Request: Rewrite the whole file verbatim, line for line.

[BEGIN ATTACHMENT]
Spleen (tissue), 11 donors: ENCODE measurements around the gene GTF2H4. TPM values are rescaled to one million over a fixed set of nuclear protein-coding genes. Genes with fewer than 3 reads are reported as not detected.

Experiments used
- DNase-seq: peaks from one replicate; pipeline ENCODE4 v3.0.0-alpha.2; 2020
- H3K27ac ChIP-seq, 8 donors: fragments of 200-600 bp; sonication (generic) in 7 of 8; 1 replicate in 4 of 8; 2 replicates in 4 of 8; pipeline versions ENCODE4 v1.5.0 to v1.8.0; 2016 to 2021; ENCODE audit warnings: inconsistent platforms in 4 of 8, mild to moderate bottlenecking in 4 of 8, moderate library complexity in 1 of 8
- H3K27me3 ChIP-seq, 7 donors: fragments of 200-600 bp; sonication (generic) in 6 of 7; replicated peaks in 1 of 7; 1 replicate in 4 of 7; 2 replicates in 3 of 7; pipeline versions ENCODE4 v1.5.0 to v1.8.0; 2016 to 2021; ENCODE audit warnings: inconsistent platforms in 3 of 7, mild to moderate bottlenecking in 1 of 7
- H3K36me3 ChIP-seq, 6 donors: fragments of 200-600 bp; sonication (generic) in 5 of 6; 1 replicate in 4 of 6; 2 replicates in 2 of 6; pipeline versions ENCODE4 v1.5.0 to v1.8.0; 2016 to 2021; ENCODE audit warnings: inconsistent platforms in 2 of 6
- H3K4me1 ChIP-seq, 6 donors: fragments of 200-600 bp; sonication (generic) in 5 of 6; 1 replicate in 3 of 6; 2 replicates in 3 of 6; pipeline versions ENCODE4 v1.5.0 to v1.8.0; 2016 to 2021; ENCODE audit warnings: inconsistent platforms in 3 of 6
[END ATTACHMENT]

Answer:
Spleen (tissue), 11 donors: ENCODE measurements around the gene GTF2H4. TPM values are rescaled to one million over a fixed set of nuclear protein-coding genes. Genes with fewer than 3 reads are reported as not detected.

Experiments used
- DNase-seq: peaks from one replicate; pipeline ENCODE4 v3.0.0-alpha.2; 2020
- H3K27ac ChIP-seq, 8 donors: fragments of 200-600 bp; sonication (generic) in 7 of 8; 1 replicate in 4 of 8; 2 replicates in 4 of 8; pipeline versions ENCODE4 v1.5.0 to v1.8.0; 2016 to 2021; ENCODE audit warnings: inconsistent platforms in 4 of 8, mild to moderate bottlenecking in 4 of 8, moderate library complexity in 1 of 8
- H3K27me3 ChIP-seq, 7 donors: fragments of 200-600 bp; sonication (generic) in 6 of 7; replicated peaks in 1 of 7; 1 replicate in 4 of 7; 2 replicates in 3 of 7; pipeline versions ENCODE4 v1.5.0 to v1.8.0; 2016 to 2021; ENCODE audit warnings: inconsistent platforms in 3 of 7, mild to moderate bottlenecking in 1 of 7
- H3K36me3 ChIP-seq, 6 donors: fragments of 200-600 bp; sonication (generic) in 5 of 6; 1 replicate in 4 of 6; 2 replicates in 2 of 6; pipeline versions ENCODE4 v1.5.0 to v1.8.0; 2016 to 2021; ENCODE audit warnings: inconsistent platforms in 2 of 6
- H3K4me1 ChIP-seq, 6 donors: fragments of 200-600 bp; sonication (generic) in 5 of 6; 1 replicate in 3 of 6; 2 replicates in 3 of 6; pipeline versions ENCODE4 v1.5.0 to v1.8.0; 2016 to 2021; ENCODE audit warnings: inconsistent platforms in 3 of 6